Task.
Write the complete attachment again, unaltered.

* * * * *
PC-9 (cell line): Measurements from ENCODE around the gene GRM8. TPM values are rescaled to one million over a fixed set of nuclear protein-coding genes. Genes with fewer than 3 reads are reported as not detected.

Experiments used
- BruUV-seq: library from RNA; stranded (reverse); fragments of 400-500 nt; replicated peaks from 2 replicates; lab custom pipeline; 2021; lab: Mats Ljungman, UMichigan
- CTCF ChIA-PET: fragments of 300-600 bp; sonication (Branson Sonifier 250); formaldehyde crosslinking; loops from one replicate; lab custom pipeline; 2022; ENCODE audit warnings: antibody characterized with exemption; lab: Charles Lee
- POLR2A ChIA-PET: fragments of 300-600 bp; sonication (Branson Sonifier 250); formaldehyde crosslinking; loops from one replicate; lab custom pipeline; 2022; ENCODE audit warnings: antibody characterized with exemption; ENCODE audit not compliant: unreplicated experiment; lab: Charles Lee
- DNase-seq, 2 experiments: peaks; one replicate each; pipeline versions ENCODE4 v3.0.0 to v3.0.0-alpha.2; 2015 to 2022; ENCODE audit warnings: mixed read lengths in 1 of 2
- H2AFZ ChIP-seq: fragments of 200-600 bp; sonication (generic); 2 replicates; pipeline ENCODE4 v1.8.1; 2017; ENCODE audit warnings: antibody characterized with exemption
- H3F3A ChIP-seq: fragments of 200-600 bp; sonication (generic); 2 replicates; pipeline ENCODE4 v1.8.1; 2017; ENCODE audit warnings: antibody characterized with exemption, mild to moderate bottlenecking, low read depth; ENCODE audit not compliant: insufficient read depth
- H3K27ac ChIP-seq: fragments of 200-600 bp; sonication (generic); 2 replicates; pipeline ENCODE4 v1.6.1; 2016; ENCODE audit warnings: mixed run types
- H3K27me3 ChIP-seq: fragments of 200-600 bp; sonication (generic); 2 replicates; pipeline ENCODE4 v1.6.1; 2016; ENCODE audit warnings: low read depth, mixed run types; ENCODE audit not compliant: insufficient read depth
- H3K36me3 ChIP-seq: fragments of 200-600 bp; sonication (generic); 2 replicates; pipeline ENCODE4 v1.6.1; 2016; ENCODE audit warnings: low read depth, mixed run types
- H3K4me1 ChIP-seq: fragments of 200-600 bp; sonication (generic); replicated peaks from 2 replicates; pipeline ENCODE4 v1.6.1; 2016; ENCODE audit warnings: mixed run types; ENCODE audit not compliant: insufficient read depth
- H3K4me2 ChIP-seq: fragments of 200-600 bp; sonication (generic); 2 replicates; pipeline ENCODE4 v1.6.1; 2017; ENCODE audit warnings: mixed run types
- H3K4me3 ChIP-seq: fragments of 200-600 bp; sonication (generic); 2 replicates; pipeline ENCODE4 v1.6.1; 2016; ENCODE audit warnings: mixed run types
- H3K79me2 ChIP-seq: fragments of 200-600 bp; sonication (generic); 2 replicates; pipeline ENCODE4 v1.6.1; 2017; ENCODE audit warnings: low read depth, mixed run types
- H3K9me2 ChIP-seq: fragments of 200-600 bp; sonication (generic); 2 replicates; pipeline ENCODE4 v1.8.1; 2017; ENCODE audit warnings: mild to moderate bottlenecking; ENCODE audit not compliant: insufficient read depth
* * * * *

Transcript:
PC-9 (cell line): Measurements from ENCODE around the gene GRM8. TPM values are rescaled to one million over a fixed set of nuclear protein-coding genes. Genes with fewer than 3 reads are reported as not detected.

Experiments used
- BruUV-seq: library from RNA; stranded (reverse); fragments of 400-500 nt; replicated peaks from 2 replicates; lab custom pipeline; 2021; lab: Mats Ljungman, UMichigan
- CTCF ChIA-PET: fragments of 300-600 bp; sonication (Branson Sonifier 250); formaldehyde crosslinking; loops from one replicate; lab custom pipeline; 2022; ENCODE audit warnings: antibody characterized with exemption; lab: Charles Lee
- POLR2A ChIA-PET: fragments of 300-600 bp; sonication (Branson Sonifier 250); formaldehyde crosslinking; loops from one replicate; lab custom pipeline; 2022; ENCODE audit warnings: antibody characterized with exemption; ENCODE audit not compliant: unreplicated experiment; lab: Charles Lee
- DNase-seq, 2 experiments: peaks; one replicate each; pipeline versions ENCODE4 v3.0.0 to v3.0.0-alpha.2; 2015 to 2022; ENCODE audit warnings: mixed read lengths in 1 of 2
- H2AFZ ChIP-seq: fragments of 200-600 bp; sonication (generic); 2 replicates; pipeline ENCODE4 v1.8.1; 2017; ENCODE audit warnings: antibody characterized with exemption
- H3F3A ChIP-seq: fragments of 200-600 bp; sonication (generic); 2 replicates; pipeline ENCODE4 v1.8.1; 2017; ENCODE audit warnings: antibody characterized with exemption, mild to moderate bottlenecking, low read depth; ENCODE audit not compliant: insufficient read depth
- H3K27ac ChIP-seq: fragments of 200-600 bp; sonication (generic); 2 replicates; pipeline ENCODE4 v1.6.1; 2016; ENCODE audit warnings: mixed run types
- H3K27me3 ChIP-seq: fragments of 200-600 bp; sonication (generic); 2 replicates; pipeline ENCODE4 v1.6.1; 2016; ENCODE audit warnings: low read depth, mixed run types; ENCODE audit not compliant: insufficient read depth
- H3K36me3 ChIP-seq: fragments of 200-600 bp; sonication (generic); 2 replicates; pipeline ENCODE4 v1.6.1; 2016; ENCODE audit warnings: low read depth, mixed run types
- H3K4me1 ChIP-seq: fragments of 200-600 bp; sonication (generic); replicated peaks from 2 replicates; pipeline ENCODE4 v1.6.1; 2016; ENCODE audit warnings: mixed run types; ENCODE audit not compliant: insufficient read depth
- H3K4me2 ChIP-seq: fragments of 200-600 bp; sonication (generic); 2 replicates; pipeline ENCODE4 v1.6.1; 2017; ENCODE audit warnings: mixed run types
- H3K4me3 ChIP-seq: fragments of 200-600 bp; sonication (generic); 2 replicates; pipeline ENCODE4 v1.6.1; 2016; ENCODE audit warnings: mixed run types
- H3K79me2 ChIP-seq: fragments of 200-600 bp; sonication (generic); 2 replicates; pipeline ENCODE4 v1.6.1; 2017; ENCODE audit warnings: low read depth, mixed run types
- H3K9me2 ChIP-seq: fragments of 200-600 bp; sonication (generic); 2 replicates; pipeline ENCODE4 v1.8.1; 2017; ENCODE audit warnings: mild to moderate bottlenecking; ENCODE audit not compliant: insufficient read depth